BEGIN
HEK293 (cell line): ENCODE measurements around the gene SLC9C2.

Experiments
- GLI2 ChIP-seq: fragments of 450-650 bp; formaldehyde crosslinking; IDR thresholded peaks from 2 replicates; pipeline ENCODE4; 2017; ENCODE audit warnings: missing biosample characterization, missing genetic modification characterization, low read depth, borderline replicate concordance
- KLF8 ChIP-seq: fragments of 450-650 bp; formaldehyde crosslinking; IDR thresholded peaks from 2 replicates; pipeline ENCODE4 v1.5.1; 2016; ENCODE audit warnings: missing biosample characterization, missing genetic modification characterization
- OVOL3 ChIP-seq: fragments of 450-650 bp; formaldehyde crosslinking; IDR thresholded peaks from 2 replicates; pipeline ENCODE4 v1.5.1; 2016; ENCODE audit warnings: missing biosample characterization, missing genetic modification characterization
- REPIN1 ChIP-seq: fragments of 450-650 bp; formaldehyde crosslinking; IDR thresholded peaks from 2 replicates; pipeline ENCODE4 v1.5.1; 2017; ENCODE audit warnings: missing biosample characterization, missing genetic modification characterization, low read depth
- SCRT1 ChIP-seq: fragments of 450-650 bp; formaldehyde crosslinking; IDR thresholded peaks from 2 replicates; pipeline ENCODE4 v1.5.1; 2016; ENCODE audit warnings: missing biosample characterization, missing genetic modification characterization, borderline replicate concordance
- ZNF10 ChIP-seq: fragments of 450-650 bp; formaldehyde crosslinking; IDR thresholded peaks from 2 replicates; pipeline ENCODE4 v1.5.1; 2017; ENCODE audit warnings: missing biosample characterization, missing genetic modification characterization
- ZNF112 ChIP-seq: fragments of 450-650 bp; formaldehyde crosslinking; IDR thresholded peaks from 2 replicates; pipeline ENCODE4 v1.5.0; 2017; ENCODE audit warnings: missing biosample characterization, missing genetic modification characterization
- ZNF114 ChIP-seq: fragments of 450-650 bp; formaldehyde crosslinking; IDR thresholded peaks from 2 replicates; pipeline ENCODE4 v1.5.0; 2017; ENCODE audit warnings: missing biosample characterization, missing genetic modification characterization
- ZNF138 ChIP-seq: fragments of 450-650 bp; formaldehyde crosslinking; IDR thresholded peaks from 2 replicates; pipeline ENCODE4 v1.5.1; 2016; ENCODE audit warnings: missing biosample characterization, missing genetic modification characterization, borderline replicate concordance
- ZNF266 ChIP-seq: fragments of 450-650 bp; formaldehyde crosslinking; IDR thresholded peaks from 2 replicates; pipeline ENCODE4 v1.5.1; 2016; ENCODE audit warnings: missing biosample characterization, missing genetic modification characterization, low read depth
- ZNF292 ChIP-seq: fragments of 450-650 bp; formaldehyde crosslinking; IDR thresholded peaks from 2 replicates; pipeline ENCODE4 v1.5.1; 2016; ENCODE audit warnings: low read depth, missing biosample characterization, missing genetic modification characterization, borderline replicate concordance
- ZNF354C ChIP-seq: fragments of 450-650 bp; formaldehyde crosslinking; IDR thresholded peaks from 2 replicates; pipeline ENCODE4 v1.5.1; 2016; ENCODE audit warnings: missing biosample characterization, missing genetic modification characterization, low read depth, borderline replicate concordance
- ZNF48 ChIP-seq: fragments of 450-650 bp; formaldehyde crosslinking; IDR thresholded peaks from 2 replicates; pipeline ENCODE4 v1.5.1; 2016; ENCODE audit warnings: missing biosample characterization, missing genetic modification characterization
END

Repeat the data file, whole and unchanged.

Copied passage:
HEK293 (cell line): ENCODE measurements around the gene SLC9C2.

Experiments
- GLI2 ChIP-seq: fragments of 450-650 bp; formaldehyde crosslinking; IDR thresholded peaks from 2 replicates; pipeline ENCODE4; 2017; ENCODE audit warnings: missing biosample characterization, missing genetic modification characterization, low read depth, borderline replicate concordance
- KLF8 ChIP-seq: fragments of 450-650 bp; formaldehyde crosslinking; IDR thresholded peaks from 2 replicates; pipeline ENCODE4 v1.5.1; 2016; ENCODE audit warnings: missing biosample characterization, missing genetic modification characterization
- OVOL3 ChIP-seq: fragments of 450-650 bp; formaldehyde crosslinking; IDR thresholded peaks from 2 replicates; pipeline ENCODE4 v1.5.1; 2016; ENCODE audit warnings: missing biosample characterization, missing genetic modification characterization
- REPIN1 ChIP-seq: fragments of 450-650 bp; formaldehyde crosslinking; IDR thresholded peaks from 2 replicates; pipeline ENCODE4 v1.5.1; 2017; ENCODE audit warnings: missing biosample characterization, missing genetic modification characterization, low read depth
- SCRT1 ChIP-seq: fragments of 450-650 bp; formaldehyde crosslinking; IDR thresholded peaks from 2 replicates; pipeline ENCODE4 v1.5.1; 2016; ENCODE audit warnings: missing biosample characterization, missing genetic modification characterization, borderline replicate concordance
- ZNF10 ChIP-seq: fragments of 450-650 bp; formaldehyde crosslinking; IDR thresholded peaks from 2 replicates; pipeline ENCODE4 v1.5.1; 2017; ENCODE audit warnings: missing biosample characterization, missing genetic modification characterization
- ZNF112 ChIP-seq: fragments of 450-650 bp; formaldehyde crosslinking; IDR thresholded peaks from 2 replicates; pipeline ENCODE4 v1.5.0; 2017; ENCODE audit warnings: missing biosample characterization, missing genetic modification characterization
- ZNF114 ChIP-seq: fragments of 450-650 bp; formaldehyde crosslinking; IDR thresholded peaks from 2 replicates; pipeline ENCODE4 v1.5.0; 2017; ENCODE audit warnings: missing biosample characterization, missing genetic modification characterization
- ZNF138 ChIP-seq: fragments of 450-650 bp; formaldehyde crosslinking; IDR thresholded peaks from 2 replicates; pipeline ENCODE4 v1.5.1; 2016; ENCODE audit warnings: missing biosample characterization, missing genetic modification characterization, borderline replicate concordance
- ZNF266 ChIP-seq: fragments of 450-650 bp; formaldehyde crosslinking; IDR thresholded peaks from 2 replicates; pipeline ENCODE4 v1.5.1; 2016; ENCODE audit warnings: missing biosample characterization, missing genetic modification characterization, low read depth
- ZNF292 ChIP-seq: fragments of 450-650 bp; formaldehyde crosslinking; IDR thresholded peaks from 2 replicates; pipeline ENCODE4 v1.5.1; 2016; ENCODE audit warnings: low read depth, missing biosample characterization, missing genetic modification characterization, borderline replicate concordance
- ZNF354C ChIP-seq: fragments of 450-650 bp; formaldehyde crosslinking; IDR thresholded peaks from 2 replicates; pipeline ENCODE4 v1.5.1; 2016; ENCODE audit warnings: missing biosample characterization, missing genetic modification characterization, low read depth, borderline replicate concordance
- ZNF48 ChIP-seq: fragments of 450-650 bp; formaldehyde crosslinking; IDR thresholded peaks from 2 replicates; pipeline ENCODE4 v1.5.1; 2016; ENCODE audit warnings: missing biosample characterization, missing genetic modification characterization